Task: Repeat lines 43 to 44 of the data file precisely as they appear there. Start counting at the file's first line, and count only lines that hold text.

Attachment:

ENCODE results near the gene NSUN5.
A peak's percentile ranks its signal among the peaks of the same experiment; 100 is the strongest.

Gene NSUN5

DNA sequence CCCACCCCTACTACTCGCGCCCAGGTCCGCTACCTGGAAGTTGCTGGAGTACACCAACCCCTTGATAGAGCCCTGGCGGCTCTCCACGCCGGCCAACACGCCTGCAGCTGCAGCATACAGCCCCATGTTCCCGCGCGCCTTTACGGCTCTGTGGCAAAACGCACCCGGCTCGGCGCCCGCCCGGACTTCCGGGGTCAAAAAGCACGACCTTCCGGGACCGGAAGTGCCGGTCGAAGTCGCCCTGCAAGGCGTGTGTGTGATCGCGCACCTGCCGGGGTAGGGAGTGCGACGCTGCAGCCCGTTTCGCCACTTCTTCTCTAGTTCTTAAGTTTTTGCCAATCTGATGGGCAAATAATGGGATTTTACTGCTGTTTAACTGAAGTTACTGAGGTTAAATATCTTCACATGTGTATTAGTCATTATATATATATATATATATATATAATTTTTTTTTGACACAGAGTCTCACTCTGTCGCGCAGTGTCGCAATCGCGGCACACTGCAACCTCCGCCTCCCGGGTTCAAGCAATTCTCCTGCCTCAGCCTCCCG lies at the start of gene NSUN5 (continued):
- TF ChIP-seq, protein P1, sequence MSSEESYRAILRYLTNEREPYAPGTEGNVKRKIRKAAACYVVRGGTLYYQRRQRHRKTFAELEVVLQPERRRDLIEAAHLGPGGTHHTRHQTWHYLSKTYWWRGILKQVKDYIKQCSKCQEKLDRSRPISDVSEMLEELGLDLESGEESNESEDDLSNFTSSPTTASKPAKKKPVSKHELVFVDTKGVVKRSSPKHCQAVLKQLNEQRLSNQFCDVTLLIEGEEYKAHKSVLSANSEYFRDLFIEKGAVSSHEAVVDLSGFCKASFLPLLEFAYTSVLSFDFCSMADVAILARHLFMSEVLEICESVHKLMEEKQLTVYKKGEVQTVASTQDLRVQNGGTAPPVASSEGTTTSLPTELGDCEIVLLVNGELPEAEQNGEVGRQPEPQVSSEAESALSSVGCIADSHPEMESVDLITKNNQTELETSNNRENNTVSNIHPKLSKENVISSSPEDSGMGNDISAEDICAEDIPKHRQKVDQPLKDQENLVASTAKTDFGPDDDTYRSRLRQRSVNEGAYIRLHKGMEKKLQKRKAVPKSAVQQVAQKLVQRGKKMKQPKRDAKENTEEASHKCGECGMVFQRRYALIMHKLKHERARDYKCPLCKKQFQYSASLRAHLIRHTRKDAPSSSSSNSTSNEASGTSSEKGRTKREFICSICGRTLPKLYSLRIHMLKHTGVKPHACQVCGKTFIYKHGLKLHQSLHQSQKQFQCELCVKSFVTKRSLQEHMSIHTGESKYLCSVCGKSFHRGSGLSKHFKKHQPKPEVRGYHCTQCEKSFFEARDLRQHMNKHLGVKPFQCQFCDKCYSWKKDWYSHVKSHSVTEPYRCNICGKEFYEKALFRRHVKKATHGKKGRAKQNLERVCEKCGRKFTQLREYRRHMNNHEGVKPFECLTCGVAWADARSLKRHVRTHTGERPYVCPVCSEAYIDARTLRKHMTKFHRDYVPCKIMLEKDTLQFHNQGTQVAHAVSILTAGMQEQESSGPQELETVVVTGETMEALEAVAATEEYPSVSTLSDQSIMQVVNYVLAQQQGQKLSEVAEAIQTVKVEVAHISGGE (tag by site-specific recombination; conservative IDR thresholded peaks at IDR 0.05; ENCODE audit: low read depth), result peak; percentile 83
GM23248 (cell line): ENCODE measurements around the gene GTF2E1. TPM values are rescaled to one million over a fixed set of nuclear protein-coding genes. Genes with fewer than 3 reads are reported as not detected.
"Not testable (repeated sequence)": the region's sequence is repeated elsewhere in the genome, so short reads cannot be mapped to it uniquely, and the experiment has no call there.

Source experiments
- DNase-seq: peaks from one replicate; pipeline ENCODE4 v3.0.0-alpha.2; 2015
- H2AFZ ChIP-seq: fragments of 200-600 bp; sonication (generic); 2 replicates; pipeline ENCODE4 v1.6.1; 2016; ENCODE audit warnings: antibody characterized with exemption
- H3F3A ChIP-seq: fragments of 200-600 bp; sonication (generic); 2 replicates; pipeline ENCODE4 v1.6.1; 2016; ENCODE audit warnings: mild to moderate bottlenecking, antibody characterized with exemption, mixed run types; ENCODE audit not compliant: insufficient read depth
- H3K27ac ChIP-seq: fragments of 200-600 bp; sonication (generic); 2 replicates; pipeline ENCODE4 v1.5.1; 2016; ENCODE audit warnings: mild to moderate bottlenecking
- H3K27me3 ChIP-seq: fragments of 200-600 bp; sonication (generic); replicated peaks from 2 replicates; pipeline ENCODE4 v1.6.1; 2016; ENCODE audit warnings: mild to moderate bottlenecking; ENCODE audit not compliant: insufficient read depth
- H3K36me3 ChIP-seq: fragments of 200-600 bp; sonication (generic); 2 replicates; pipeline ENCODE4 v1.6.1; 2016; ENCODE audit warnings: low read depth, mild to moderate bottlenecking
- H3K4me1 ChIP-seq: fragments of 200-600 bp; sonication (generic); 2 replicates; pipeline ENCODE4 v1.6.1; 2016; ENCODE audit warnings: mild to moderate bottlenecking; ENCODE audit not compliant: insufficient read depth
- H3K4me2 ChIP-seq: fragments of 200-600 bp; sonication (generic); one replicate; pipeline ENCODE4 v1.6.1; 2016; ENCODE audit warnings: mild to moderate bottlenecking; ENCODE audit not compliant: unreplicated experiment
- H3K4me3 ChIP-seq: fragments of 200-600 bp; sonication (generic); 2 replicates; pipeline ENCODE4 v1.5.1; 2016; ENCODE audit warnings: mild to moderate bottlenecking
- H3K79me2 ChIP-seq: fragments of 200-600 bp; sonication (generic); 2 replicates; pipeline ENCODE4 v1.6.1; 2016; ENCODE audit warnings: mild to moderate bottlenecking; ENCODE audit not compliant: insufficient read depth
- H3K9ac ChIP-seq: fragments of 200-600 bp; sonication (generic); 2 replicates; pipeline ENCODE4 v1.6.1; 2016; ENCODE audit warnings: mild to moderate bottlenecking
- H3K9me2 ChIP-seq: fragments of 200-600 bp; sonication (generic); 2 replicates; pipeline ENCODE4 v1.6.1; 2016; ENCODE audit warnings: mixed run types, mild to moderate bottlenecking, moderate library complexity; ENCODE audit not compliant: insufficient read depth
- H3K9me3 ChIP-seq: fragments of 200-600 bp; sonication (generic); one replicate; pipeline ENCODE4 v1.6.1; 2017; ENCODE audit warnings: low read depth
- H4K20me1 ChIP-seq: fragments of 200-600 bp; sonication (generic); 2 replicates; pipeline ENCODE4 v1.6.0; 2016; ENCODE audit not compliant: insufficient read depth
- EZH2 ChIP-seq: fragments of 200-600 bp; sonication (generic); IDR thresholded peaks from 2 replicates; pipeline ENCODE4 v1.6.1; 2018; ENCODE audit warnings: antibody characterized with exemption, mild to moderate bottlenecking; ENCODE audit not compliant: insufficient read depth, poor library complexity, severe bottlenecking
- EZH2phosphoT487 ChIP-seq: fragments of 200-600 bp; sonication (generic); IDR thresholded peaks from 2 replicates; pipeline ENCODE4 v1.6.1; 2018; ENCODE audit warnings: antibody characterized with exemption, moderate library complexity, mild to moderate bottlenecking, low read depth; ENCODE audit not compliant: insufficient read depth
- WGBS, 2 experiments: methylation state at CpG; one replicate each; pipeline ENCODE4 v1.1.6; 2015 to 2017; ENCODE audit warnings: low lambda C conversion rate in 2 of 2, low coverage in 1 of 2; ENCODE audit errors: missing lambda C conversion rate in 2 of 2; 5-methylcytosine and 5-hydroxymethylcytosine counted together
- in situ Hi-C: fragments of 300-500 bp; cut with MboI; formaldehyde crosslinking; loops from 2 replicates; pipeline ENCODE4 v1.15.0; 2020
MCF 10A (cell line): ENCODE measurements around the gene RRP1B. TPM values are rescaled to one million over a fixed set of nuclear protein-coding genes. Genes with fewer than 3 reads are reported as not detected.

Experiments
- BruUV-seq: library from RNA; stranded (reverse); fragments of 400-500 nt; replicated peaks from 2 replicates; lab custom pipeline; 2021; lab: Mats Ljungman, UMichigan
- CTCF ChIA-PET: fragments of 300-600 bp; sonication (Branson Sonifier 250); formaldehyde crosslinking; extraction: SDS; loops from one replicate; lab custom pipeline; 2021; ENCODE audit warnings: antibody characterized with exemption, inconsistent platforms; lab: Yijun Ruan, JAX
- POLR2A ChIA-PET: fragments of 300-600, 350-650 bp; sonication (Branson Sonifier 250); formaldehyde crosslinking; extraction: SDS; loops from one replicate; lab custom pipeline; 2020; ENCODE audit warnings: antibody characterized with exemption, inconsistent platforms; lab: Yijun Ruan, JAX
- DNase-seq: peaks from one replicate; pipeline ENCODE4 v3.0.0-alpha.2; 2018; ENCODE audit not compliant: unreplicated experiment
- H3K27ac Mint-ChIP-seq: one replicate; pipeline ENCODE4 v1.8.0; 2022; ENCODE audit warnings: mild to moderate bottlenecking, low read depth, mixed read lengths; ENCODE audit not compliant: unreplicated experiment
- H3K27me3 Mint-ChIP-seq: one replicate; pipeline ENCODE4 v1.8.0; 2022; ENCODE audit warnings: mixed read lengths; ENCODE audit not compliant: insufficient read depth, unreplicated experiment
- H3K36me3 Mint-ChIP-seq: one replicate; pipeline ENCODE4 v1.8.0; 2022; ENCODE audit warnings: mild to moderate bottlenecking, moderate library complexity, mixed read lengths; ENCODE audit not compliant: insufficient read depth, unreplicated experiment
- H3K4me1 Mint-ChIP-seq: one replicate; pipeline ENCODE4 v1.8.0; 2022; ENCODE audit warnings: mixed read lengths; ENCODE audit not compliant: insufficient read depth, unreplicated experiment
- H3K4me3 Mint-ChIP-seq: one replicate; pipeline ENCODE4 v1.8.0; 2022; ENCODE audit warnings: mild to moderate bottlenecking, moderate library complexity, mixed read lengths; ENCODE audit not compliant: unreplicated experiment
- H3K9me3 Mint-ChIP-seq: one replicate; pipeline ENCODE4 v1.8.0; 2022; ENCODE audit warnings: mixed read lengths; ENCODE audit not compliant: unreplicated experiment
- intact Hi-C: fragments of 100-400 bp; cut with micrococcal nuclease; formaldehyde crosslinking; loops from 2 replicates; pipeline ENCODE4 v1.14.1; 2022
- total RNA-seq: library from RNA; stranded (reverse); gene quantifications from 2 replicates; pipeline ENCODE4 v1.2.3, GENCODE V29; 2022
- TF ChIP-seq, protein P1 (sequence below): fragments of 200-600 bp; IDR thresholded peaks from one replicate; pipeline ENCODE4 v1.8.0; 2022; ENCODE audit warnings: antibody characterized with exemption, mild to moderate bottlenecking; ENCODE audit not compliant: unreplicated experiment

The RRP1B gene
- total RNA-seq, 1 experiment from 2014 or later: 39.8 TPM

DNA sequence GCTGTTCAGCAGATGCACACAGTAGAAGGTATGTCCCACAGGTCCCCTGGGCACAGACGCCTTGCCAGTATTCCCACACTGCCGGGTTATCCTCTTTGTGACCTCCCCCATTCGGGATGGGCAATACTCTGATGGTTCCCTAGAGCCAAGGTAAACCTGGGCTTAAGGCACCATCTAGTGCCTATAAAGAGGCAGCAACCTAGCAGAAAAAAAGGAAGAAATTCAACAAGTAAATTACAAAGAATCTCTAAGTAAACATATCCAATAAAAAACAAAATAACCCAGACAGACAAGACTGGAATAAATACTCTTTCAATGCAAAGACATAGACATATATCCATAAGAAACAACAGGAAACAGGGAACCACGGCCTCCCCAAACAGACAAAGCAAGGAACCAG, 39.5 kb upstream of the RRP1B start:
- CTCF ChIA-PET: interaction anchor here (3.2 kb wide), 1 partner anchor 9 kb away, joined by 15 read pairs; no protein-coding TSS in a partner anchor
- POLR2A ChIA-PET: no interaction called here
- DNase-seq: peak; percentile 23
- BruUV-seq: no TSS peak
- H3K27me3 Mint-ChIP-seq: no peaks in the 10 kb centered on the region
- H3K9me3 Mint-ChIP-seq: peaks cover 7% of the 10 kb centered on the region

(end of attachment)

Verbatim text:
- total RNA-seq, 1 experiment from 2014 or later: 39.8 TPM

DNA sequence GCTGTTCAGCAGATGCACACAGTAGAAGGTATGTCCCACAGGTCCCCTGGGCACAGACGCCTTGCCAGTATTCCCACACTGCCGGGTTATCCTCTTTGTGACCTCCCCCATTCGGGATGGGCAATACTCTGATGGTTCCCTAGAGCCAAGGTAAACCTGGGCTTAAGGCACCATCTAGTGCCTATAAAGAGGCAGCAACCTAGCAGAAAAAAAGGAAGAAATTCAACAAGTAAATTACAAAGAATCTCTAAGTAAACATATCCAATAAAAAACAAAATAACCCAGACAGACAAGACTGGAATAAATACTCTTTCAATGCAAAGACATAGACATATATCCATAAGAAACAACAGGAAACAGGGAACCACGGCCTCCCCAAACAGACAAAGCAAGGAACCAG, 39.5 kb upstream of the RRP1B start: